Now that social networking has thoroughly inhabited
relationship management systems, a related innovation is beginning to take hold -- gamification. This month, Microsoft Partner Cole Systems became the latest to join that bandwagon, with the launch of an employee incentive add-on to Microsoft Dynamics
Called Spark, the add-on offers a new way to distribute internal rewards among employees by allowing users to earn badges, acquire points, and receive their rewards on the basis of what they've earned. Cole is a New York City-based business consulting and technology solutions firm, specializing in the implementation and enhancement of Microsoft Dynamics.
'A No Brainer'
CEO Dave Weiner said in a statement that "the gamification of CRM seemed like a no brainer." Since CRM tracks the results of employees in sales, marketing and customer service, he said, linking those results to rewards "was an obvious combination."
With Spark, badges are rewarded for meeting certain goals, such as closing a given number of sales opportunities, obtaining a certain number of leads, or successfully resolving a customer issue. Employers set the types of rewards that can be obtained by earning badges. Badges are worth points, which can used to get gift certificates.
Badges help users to track their own progress, as well as provide competitive motivation by allowing employees to compare themselves to others. Cole said it can configure Spark to offer an incentive program that is specific to a company's needs or goals, or is aligned to existing incentive programs.
Cole's senior CRM consultant, Jen Mroczek, told news media that employees enjoy Spark "because it's fun and exciting to earn badges and watch points rack-up." This provides an incentive, Mroczek said, not only because of the rewards but because "their hard work will be on display for all to see."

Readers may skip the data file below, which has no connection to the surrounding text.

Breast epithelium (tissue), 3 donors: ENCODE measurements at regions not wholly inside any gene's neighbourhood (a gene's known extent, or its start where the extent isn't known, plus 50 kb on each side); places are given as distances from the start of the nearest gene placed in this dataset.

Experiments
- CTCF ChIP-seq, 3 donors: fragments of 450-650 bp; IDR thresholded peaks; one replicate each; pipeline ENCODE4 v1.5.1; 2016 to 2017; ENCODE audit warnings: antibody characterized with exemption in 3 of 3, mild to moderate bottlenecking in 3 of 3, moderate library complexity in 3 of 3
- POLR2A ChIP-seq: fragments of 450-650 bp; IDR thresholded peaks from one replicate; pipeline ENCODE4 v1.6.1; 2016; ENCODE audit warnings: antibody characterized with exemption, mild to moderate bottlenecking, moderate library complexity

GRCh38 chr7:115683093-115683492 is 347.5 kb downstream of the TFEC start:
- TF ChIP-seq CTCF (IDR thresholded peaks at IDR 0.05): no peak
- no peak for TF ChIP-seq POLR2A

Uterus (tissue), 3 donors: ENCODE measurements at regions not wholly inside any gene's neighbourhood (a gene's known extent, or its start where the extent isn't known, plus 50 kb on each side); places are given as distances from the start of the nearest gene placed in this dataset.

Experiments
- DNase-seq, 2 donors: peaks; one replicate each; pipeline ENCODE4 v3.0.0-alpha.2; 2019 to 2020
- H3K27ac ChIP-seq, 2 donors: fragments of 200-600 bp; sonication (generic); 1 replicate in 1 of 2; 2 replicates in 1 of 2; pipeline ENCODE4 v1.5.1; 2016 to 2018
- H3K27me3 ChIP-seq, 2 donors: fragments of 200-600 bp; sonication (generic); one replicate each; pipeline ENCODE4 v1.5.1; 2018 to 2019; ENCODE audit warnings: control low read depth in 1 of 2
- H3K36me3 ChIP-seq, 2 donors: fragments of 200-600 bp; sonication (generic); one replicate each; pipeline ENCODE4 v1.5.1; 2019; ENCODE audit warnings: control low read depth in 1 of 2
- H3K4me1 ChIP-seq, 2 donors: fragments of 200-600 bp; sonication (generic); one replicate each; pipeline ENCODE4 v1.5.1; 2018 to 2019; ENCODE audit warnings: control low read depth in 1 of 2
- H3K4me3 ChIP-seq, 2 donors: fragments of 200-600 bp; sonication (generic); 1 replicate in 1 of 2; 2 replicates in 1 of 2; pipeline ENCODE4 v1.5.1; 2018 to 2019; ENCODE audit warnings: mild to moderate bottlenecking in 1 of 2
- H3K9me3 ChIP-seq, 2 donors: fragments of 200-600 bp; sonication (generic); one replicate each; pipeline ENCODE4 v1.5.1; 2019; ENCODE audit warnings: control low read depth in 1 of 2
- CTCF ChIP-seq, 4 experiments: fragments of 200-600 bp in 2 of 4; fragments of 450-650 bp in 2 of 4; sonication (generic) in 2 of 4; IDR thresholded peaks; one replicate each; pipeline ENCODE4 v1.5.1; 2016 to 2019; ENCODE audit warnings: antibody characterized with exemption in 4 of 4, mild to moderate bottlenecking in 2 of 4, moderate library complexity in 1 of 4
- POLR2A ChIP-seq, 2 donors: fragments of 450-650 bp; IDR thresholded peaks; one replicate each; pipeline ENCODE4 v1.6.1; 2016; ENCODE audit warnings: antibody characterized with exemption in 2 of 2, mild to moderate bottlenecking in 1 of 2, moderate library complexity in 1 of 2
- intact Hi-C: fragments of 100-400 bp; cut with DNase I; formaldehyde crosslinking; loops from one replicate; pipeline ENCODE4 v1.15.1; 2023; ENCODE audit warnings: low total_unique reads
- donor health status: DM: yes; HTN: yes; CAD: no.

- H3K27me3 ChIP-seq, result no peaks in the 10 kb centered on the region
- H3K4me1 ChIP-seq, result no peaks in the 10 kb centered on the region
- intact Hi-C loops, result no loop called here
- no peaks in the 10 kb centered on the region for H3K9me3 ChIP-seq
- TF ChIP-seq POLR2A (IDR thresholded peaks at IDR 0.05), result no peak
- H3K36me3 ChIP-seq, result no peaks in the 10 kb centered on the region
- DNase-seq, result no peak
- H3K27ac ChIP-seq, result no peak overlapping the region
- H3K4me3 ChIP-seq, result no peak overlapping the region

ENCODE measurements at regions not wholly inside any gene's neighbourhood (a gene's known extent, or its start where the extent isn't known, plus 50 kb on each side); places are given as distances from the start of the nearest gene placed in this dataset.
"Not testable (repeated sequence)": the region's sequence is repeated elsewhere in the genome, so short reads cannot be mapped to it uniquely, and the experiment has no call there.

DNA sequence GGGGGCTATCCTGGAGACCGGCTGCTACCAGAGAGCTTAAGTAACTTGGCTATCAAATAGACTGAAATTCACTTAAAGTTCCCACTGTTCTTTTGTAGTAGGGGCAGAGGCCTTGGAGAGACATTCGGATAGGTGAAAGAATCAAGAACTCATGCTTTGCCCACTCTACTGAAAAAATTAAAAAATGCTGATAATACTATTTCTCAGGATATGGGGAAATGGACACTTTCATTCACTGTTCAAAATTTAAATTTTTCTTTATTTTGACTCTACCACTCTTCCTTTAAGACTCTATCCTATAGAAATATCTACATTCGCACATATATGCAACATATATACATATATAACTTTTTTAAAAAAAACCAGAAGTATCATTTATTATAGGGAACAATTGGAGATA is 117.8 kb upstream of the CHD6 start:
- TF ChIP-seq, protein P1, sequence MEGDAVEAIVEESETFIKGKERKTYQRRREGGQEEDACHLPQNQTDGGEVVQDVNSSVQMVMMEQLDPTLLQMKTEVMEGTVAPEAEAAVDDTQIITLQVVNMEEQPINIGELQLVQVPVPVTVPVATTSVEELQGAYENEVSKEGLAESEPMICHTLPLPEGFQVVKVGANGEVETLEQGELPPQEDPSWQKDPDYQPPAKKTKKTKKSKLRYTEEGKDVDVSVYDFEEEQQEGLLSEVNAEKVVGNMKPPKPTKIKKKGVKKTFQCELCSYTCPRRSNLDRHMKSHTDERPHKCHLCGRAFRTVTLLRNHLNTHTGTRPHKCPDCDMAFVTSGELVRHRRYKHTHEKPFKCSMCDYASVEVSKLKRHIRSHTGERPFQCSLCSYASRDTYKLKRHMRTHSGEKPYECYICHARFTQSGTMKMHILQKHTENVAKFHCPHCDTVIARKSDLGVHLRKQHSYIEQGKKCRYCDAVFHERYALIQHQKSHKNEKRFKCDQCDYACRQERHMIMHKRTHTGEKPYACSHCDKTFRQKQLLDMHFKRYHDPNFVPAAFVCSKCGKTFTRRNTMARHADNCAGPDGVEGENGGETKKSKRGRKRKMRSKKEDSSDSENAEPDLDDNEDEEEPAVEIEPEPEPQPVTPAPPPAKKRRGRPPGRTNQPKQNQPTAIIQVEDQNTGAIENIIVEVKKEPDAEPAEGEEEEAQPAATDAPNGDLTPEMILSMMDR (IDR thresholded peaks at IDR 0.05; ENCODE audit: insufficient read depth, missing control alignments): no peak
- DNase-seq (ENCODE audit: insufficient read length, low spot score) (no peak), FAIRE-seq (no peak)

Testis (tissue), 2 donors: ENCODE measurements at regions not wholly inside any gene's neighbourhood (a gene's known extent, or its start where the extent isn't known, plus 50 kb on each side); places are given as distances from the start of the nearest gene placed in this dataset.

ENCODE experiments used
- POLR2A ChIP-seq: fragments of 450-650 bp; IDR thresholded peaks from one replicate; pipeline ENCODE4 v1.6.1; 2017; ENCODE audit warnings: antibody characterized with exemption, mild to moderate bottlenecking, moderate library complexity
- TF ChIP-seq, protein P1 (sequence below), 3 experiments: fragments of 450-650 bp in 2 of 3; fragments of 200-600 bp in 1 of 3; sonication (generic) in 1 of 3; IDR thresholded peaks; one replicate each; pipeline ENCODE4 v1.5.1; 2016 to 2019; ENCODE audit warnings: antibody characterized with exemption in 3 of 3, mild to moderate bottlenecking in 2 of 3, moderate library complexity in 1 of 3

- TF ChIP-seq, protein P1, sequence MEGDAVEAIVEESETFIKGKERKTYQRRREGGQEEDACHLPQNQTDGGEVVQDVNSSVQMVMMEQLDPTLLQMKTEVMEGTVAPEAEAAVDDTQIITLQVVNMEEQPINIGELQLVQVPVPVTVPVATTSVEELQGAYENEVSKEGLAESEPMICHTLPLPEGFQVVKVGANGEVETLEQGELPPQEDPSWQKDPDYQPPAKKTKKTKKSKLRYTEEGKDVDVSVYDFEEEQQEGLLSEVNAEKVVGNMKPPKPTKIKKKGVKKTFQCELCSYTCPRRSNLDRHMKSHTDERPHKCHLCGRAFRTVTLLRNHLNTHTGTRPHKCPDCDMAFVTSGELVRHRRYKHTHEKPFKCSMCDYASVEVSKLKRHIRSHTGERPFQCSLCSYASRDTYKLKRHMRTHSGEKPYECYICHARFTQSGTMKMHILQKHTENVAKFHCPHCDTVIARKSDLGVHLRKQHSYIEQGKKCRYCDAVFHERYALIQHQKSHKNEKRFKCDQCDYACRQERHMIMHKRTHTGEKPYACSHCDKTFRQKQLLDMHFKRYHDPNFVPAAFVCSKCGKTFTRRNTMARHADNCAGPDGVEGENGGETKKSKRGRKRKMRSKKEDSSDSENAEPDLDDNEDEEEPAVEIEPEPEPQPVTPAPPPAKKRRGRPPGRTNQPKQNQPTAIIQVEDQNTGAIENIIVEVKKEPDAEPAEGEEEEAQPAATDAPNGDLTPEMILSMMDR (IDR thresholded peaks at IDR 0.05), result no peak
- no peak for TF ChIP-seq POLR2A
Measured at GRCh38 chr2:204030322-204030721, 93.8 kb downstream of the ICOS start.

Coles' gamification addition to Dynamics CRM is only the latest in a growing trend of game-like reinforcements for CRM and other software. In May, for instance, open source CRM Zurmo announced that the Beta release of its CRM application would be its first to include gamification components.
'A Major Failure'
Zurmo co-founder Ray Stoeckicht said in a statement at the time of the announcement that "the lack of intrinsic motivation to use CRM systems is a major failure in our industry."
Game-like elements added to Zurmo included points awarded to CRM users for every action performed, badges obtained for accomplishing specific milestones such as winning more sales opportunities or for login frequency, and point-based levels. There can also be Challenges to users from managers that focus on the accomplishment of specific tasks, with bonus points or higher levels awarded for success.
Gamification is also extending to other systems where participation might be boosted by adding fun to the mix. In early summer, gamification solutions provider Bunchball announced new product lines to motivate both employees and customers. One product line is a series of plug-and-play apps, coincidentally called Sparks, that promote software adoption, site engagement, and sales productivity. The other line, called Fuse, provides codeless connections between the gamification programs and apps, including ones from such major vendors as SAP, IBM, Oracle PeopleSoft, SharePoint, SugarCRM, Taleo, and NetSuite.
In June, Badgeville announced the launch of its gamification and behavior management platform for that open source content, social and commerce management system.
The "engagement mechanics" used in Badgeville are available to Web sites built and managed with Drupal, and are intended to increase customer loyalty, satisfaction and retention. Badgeville rewards specific behaviors, such as writing and replying to blog posts, and the platform includes points, achievement, levels, tracks, and missions, which are incentivized through contests, leaderboards, and notifications.